Michelle Bettis is a math and algebra teacher at East Hamilton School in Ooltewah, TN. Bettis is a nominee for the Education in Excellence award.
Excellence in education: Michelle BettisMichelle Bettis is a teacher at East Hamilton Middle School. She is a finalist for the first ever Excellence in Public Education Awards for Greater Hamilton County.
ABOUT THE WINNER Michelle Bettis
Education: Bachelor’s degree in education from University of Tennessee at Chattanooga; master’s degree in education from Tusculum College
Years at school: Has worked at East Hamilton Middle High School two years
Years in education: Has worked in Hamilton County Schools for 10 years
Personal: 3 children, two boys and a girl
QUOTE ABOUT THE FINALIST
“She really inspires her kids to be their best.”
— Chrissy Easterly, assistant principal at East Hamilton Middle High School
Michelle Bettis now works with the same teacher who inspired her in sixth grade to go into teaching — Jo Roberson.
There was only one thing Michelle Bettis ever dreamed about.
That dream was to stand in front of a classroom and inspire children as she had been inspired herself.
“When I was in first grade my mom would write down what I wanted to be, and every year it was a teacher,” she said.
The inspiration she has given to the children in her eighth grade math classes at East Hamilton Middle High School has helped make her a finalist in the 2012 Education in Excellence awards.
Margay McGee, a guidance counselor at East Hamilton Middle High School, nominated Bettis for the award.
“Michelle Bettis is an outstanding teacher, not only in the classroom, but also in the way she connects with her students and makes them shine,” McGee wrote in the nomination form. “All the while, never taking any credit for herself.”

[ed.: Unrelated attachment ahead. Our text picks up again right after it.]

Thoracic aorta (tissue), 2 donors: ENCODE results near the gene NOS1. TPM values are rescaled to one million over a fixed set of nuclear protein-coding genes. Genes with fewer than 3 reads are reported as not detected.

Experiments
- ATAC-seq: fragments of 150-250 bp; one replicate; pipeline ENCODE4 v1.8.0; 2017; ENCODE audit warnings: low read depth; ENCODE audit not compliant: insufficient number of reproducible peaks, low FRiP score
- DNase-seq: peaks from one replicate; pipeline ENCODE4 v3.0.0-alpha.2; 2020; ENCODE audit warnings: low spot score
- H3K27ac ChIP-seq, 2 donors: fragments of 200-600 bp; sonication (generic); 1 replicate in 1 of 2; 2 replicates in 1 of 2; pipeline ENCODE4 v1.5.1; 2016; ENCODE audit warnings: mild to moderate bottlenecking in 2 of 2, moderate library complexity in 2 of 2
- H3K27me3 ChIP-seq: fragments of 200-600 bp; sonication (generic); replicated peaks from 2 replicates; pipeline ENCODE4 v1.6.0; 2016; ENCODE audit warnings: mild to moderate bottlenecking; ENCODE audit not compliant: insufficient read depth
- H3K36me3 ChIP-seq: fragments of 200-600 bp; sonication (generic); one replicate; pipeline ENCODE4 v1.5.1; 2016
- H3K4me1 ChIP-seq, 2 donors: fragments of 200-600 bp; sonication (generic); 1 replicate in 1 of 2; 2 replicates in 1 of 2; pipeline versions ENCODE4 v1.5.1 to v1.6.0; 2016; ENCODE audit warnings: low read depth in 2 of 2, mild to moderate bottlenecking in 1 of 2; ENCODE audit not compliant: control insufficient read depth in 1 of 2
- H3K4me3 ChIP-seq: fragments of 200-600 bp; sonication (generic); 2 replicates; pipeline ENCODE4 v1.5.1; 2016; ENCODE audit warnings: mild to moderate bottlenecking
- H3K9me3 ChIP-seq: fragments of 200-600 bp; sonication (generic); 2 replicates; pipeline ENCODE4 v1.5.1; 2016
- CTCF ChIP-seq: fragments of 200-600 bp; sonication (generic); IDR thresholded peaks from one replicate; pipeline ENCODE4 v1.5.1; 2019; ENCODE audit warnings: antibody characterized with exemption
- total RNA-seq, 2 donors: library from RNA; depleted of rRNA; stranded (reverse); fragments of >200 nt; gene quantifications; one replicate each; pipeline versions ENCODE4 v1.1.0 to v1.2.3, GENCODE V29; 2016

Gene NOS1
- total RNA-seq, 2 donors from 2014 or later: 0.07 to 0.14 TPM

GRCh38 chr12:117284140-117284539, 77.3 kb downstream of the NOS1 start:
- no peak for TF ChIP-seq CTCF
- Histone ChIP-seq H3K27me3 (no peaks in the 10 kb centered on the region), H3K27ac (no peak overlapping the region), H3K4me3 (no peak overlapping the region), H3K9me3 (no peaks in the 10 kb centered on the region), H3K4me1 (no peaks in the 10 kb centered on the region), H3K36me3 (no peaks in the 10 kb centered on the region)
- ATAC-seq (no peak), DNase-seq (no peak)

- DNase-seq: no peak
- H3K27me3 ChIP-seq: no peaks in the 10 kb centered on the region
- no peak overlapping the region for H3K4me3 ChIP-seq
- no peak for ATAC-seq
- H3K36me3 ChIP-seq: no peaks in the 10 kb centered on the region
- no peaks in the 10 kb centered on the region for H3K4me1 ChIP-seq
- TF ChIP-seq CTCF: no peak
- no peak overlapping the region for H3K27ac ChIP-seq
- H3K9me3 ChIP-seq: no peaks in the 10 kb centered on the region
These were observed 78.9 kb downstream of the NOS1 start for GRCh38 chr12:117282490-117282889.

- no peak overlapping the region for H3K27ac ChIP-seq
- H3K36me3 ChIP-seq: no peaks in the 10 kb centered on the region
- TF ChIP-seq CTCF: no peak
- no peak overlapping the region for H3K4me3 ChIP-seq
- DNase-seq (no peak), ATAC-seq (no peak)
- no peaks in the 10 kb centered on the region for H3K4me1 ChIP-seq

McGee wrote in her nomination that Bettis is a teacher who looks after all children — whether they are a star pupil or a struggling learner. McGee wrote about a time when Bettis took a trip to the Volkswagen facility with a group of National Junior Honor Society students.
She wrote that the trip was for star academic students, but Bettis also took a group of students who had failed their grades the last year.
“Why?” McGee wrote. “Because they might never get this chance again, and if it motivates one of them to turn his/her life around then it was worth it — according to Ms. Bettis.”
The best part of teaching for Bettis is the students, she said. Last year, she taught 7th grade and moved to 8th grade this year. She works as a chapter sponsor for the National Junior Honor Society.
She said the biggest challenge for her and other teachers is dealing with classrooms of 30 or more students.
“It’s the numbers at the school,” she said.
Bettis said one thing she would like to see more is involvement by community leaders, parents and grandparents. When people do become involved, sometimes they overlook basic needs such as staples or paper, she said.
It’s just not about going out and buying a brand-new copy machine, she said.
“A lot of times, people look at the big things and overlook the small things,” she said.
One teacher who works with Bettis helped inspire her. Jo Roberson teaches 7th grade language arts and taught Bettis when she was in sixth grade.
Roberson said Bettis is compassionate and creative with some outside-the-box thinking skills.
“Being creative comes natural to her,” Roberson said. “You don’t see that in a math person, and it’s extraordinary.”
Chrissy Easterly, assistant principal at East Hamilton Middle High School, directly supervises Bettis and knows that creativity well. She said one example is when Bettis helped arrange a “Day of One’s” to celebrate Nov. 11, 2011, and veterans. The event turned into a schoolwide celebration of the number 11 with students celebrating birthdays that day, children who wore size 11 shoes and those who worn the number 11 on their sports uniforms.
“She has created activities we have not done in the past,” Easterly said.
Bettis is an unselfish teacher, Easterly said.
“I think her main goal and purpose is to give students opportunities,” she said.
Contact staff writer Cliff Hightower at firstname.lastname@example.org or 423-757-6480. Follow him at twitter.com/cliffhightower or facebook.com/cliff.hightower.
Cliff has worked for the Times Free Press for five years and covers Chattanooga city government. He previously covered Rhea County, as well as transportation and growth and development in Southeast Tennessee. A native of Maryville, Tenn., Cliff graduated in 2003 from the University of Tennessee with a bachelor’s degree in communications with an emphasis on journalism. Before coming to Chattanooga, he was a crime reporter with Hernando Today, a supplement of The Tampa (Fla.) ...